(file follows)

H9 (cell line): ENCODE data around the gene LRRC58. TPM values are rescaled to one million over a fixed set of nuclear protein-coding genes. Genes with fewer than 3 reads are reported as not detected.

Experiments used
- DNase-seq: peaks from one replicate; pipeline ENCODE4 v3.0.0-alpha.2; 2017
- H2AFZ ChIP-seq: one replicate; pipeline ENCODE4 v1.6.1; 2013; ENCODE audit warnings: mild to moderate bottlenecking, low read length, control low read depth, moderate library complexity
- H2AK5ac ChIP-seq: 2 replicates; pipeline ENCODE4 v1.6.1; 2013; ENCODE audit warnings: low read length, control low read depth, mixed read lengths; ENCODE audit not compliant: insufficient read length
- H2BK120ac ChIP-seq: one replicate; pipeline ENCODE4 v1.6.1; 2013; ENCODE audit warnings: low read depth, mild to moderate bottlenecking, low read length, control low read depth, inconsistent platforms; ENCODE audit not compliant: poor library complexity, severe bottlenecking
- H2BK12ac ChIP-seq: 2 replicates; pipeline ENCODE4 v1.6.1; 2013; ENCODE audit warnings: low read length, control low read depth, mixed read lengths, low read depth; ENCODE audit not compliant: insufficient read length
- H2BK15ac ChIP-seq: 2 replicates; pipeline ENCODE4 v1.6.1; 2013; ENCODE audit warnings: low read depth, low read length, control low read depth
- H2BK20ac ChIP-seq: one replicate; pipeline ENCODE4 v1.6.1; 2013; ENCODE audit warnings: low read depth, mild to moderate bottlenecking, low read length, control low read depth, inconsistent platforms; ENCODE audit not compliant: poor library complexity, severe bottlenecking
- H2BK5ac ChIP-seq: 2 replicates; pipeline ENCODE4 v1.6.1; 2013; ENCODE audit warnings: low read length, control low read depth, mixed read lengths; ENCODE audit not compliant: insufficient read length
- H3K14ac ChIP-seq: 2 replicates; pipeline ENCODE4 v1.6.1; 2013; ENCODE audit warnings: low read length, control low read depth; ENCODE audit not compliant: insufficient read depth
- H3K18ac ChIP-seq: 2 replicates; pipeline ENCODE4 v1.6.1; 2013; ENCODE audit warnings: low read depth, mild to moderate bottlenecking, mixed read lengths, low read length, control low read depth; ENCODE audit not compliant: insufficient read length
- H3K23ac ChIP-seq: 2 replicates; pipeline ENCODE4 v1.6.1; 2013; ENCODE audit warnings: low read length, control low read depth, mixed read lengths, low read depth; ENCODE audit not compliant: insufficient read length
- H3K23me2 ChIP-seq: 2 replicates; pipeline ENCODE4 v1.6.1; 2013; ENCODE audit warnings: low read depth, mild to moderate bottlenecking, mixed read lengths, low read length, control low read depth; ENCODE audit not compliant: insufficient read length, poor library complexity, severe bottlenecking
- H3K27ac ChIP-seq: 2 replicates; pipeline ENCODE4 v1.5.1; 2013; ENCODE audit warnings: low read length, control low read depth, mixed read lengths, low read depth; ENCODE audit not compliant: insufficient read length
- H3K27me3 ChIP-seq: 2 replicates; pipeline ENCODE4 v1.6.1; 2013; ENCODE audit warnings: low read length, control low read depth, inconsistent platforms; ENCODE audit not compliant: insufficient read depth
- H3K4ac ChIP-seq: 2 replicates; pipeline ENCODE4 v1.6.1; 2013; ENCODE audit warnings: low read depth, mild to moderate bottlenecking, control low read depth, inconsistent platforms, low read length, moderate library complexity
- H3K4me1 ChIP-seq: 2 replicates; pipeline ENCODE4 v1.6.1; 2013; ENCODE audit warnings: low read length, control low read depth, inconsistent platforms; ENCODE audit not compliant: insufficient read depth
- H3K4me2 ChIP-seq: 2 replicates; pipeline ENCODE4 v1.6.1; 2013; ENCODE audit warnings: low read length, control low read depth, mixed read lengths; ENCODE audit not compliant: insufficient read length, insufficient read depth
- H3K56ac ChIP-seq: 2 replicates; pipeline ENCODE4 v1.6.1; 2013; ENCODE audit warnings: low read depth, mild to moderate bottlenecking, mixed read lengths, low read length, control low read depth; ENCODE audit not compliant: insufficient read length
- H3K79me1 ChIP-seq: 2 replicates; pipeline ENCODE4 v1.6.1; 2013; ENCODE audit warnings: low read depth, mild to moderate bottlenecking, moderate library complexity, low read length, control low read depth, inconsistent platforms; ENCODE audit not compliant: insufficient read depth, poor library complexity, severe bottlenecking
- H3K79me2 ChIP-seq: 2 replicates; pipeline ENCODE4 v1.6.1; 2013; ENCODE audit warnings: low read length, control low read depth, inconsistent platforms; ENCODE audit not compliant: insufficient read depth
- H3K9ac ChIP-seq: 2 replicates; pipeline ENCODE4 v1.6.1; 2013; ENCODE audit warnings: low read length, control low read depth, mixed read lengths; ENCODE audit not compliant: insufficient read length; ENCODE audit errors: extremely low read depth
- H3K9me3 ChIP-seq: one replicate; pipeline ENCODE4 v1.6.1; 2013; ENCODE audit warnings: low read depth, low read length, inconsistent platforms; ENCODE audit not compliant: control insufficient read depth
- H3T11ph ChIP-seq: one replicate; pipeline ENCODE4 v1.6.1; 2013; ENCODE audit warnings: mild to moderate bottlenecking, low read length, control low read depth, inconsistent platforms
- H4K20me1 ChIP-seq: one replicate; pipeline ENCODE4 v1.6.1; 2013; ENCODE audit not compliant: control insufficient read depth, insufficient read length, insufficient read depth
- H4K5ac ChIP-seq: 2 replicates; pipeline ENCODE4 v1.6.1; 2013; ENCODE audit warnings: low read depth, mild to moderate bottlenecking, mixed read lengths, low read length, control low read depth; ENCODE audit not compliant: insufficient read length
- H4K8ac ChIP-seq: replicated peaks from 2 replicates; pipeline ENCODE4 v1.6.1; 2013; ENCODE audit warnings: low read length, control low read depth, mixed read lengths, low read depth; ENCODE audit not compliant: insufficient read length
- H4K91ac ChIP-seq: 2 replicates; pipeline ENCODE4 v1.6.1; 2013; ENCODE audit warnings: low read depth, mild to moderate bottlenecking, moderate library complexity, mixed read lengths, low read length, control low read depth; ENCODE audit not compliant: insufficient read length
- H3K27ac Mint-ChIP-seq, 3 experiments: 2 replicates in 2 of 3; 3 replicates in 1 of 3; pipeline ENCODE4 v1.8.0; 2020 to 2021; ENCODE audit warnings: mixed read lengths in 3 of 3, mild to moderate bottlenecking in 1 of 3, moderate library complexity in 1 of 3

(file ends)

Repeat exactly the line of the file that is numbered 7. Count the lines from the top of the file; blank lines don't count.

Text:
- H2BK12ac ChIP-seq: 2 replicates; pipeline ENCODE4 v1.6.1; 2013; ENCODE audit warnings: low read length, control low read depth, mixed read lengths, low read depth; ENCODE audit not compliant: insufficient read length